Foreign Investors that fail to notify the government of their interests in Residential and Rural properties could face penalties of up to $135,000 and/or three years’ imprisonment, for individuals; and up to $675,000 for companies.
Under the new foreign investment regime, effective from 1 December 2015, the Government has introduced a property register which requires foreign investors to register their rural or residential interests.
Responsibility for enforcing the Foreign Investment Rules now lies with the Australian Tax Office (ATO) which has the resources to identify non-compliance.
We’ve summarised the key changes below.
Residential Real Estate
Foreign investment in residential real estate can only be undertaken with Foreign Investment Review Board (FIRB) approval. Regardless of the value of residential real estate foreign persons generally need to notify FIRB of their intended acquisition (limited exemptions apply).
Foreign investors who have purchased residential real estate without FIRB approval could face significant penalties under the tighter rules.
Residential real estate means all land and housing that is not commercial property or rural land. Hobby farms and rural residential blocks are considered residential real estate.
Temporary residents can apply to purchase residential real estate providing it is to be used as their principal residence; the permission to purchase is usually granted with conditions requiring the property to be sold if it ceases to be their primary residence whilst living in Australia.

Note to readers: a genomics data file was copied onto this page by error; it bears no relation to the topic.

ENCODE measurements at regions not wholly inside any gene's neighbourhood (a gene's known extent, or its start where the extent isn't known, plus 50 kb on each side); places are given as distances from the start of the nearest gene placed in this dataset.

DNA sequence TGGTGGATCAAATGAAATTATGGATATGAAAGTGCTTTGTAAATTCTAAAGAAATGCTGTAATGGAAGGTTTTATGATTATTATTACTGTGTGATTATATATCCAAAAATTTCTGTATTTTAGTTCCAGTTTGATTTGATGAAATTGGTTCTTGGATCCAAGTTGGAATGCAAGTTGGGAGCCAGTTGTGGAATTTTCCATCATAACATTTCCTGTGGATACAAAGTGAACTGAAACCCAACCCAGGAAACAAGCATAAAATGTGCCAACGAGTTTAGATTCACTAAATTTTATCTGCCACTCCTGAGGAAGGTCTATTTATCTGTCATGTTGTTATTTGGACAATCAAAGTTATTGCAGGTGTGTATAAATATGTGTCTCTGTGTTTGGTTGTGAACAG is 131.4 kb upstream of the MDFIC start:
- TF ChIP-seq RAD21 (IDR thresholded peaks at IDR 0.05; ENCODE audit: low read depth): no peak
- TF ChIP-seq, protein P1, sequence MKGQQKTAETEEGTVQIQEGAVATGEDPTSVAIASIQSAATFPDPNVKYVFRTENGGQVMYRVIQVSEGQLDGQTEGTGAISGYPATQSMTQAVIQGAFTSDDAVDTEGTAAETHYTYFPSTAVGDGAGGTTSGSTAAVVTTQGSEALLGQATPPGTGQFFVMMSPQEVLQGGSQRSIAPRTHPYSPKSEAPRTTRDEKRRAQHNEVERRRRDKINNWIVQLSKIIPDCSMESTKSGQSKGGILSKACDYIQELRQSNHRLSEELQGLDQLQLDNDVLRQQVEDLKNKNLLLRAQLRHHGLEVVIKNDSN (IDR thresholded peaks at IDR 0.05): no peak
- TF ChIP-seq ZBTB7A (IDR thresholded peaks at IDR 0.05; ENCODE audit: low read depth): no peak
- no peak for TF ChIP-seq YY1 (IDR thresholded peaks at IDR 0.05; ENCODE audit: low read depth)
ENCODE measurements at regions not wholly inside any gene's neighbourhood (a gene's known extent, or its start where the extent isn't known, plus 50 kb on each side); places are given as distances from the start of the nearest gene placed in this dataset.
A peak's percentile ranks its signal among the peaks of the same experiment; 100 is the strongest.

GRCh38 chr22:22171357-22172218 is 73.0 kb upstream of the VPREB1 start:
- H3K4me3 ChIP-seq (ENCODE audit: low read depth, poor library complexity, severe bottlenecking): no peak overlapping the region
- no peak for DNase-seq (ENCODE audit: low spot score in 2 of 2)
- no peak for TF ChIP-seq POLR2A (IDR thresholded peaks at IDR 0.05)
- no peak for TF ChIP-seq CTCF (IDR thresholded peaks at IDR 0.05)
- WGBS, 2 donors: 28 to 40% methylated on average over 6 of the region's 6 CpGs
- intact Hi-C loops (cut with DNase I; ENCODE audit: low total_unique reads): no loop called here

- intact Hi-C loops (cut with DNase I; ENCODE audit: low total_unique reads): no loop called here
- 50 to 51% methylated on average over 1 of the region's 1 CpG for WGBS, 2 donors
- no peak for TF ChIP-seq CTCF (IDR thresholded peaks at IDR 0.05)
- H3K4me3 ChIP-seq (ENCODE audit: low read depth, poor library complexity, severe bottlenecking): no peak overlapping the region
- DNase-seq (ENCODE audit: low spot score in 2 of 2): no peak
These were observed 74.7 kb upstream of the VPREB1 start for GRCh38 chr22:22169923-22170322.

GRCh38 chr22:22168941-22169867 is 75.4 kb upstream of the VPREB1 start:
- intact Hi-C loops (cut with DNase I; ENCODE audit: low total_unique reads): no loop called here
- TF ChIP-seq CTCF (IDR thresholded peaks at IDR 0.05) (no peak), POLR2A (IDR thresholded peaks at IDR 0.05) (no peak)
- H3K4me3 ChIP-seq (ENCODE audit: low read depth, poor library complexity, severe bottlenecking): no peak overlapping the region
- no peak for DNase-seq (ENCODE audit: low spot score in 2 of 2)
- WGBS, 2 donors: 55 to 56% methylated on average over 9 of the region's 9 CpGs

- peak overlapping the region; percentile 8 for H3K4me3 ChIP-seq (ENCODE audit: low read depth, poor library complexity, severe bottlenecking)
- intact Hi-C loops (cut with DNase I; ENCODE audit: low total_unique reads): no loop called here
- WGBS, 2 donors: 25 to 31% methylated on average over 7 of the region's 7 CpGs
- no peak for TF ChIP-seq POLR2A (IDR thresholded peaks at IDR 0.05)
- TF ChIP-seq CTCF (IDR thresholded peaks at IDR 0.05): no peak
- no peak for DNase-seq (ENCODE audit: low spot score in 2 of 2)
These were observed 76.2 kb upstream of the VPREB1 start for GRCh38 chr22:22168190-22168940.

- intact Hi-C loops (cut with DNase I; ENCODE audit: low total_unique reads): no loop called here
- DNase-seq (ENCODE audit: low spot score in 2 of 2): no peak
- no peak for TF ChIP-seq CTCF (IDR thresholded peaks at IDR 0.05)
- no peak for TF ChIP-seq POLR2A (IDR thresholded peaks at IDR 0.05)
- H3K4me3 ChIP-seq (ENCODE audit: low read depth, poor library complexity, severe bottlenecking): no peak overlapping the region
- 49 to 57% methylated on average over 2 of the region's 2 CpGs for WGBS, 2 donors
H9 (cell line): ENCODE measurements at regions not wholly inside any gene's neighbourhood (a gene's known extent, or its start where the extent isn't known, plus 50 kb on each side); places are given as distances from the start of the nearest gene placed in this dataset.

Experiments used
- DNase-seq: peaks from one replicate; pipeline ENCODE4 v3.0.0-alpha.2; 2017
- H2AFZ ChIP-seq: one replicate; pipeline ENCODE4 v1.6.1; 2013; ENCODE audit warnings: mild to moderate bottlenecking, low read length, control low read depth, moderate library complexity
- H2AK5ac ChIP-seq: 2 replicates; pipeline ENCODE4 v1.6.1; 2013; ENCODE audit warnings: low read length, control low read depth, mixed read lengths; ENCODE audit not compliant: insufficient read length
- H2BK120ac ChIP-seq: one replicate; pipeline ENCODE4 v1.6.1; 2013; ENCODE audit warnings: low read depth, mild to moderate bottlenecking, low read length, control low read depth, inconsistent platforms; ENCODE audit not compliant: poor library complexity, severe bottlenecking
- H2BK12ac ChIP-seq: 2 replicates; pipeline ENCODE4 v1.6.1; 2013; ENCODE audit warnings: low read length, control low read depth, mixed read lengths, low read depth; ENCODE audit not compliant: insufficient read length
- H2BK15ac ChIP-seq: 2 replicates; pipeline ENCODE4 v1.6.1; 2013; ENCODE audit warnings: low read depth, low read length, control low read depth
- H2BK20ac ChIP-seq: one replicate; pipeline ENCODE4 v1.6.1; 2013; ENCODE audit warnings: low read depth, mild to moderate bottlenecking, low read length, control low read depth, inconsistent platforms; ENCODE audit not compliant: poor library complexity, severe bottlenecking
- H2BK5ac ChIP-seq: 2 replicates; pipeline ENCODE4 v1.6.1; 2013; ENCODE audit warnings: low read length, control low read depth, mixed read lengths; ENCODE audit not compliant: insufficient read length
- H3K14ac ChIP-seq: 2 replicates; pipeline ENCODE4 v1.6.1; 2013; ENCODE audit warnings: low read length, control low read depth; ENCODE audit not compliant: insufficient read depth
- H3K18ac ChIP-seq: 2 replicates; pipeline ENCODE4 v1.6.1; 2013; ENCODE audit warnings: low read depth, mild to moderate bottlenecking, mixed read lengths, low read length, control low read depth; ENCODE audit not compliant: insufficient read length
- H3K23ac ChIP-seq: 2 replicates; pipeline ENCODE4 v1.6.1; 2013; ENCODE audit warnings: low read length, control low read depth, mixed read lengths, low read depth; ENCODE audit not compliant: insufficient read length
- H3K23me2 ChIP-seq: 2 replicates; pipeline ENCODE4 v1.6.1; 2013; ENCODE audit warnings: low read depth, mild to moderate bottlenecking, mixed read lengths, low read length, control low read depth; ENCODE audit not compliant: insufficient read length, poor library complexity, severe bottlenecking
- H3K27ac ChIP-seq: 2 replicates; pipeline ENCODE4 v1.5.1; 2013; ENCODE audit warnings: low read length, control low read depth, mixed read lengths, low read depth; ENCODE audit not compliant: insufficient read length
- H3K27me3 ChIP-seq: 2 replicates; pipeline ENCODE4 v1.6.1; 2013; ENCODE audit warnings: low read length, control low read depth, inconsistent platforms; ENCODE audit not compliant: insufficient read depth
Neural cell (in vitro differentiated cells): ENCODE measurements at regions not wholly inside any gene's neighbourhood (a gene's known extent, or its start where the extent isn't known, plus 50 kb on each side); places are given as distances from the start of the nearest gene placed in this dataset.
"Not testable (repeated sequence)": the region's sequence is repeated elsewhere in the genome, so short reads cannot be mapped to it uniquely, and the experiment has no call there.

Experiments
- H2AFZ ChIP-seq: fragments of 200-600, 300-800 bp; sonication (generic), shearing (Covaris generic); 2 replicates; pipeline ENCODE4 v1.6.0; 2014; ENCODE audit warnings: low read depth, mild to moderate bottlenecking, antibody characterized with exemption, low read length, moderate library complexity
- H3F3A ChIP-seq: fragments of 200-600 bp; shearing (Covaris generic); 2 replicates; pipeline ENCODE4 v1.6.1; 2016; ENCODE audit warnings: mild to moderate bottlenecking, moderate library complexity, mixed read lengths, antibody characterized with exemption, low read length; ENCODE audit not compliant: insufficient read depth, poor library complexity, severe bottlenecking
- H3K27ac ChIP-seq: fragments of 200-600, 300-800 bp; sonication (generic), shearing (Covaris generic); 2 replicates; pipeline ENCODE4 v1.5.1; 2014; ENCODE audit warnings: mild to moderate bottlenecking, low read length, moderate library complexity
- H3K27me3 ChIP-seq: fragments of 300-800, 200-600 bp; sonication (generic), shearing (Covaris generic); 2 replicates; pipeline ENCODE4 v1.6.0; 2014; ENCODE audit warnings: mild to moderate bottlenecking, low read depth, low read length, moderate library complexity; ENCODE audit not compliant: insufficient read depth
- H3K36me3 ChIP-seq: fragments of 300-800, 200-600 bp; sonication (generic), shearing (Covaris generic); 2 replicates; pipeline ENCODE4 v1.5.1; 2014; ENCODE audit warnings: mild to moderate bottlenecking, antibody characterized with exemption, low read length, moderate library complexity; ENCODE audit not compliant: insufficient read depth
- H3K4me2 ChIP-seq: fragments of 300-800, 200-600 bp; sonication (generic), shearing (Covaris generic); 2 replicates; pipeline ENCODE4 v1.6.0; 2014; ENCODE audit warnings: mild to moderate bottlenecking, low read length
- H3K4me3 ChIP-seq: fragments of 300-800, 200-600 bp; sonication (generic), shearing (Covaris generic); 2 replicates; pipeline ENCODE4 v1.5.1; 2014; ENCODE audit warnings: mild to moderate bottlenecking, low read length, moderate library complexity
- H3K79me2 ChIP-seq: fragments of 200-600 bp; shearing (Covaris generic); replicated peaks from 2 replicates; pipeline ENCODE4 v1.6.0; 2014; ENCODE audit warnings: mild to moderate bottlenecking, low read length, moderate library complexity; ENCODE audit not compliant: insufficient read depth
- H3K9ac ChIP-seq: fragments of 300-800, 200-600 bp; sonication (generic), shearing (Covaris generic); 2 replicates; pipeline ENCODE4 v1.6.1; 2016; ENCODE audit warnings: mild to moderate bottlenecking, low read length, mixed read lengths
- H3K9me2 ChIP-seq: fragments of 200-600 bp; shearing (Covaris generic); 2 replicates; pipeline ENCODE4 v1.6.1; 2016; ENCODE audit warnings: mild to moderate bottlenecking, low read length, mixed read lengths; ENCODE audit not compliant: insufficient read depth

Established dwellings cannot be purchased by foreign persons including individuals, Australian companies and Australian trusts controlled by foreign persons.
New dwellings can be purchased by foreign persons with FIRB approval. Foreign persons can also apply to redevelop vacant land for residential development, these are normally approved subject to conditions. The condition is usually that construction commences within 24 months of acquisition.
From 1 March 2015, the threshold for reporting an interest in rural land was lowered from $252 million to $15 million. A foreign investor whose cumulative value of rural land that exceeds $15 million must now obtain approval prior to acquisition, unless they are based in a country with which Australia has a free trade agreement.
The introduction of the Agricultural Land Register from 1 July 2015, requires foreign persons and foreign governments to register their interests in rural land by the 31st of December 2015.
Strengthening the Foreign Investment Framework
Compliance with the foreign investment rules for residential real estate has been transferred to the ATO who have the necessary compliance staff to identify any breaches.
Stricter penalties apply with existing criminal penalties increasing from $90,000 to $135,000 and/or three years’ imprisonment, for individuals; and up to $675,000 for companies. Parties that knowingly assist a foreign investor to breach the rules can be subject to civil and criminal penalties.
If you think you may be affected by the latest changes to the Foreign investment Rules please contact your local William Buck advisor.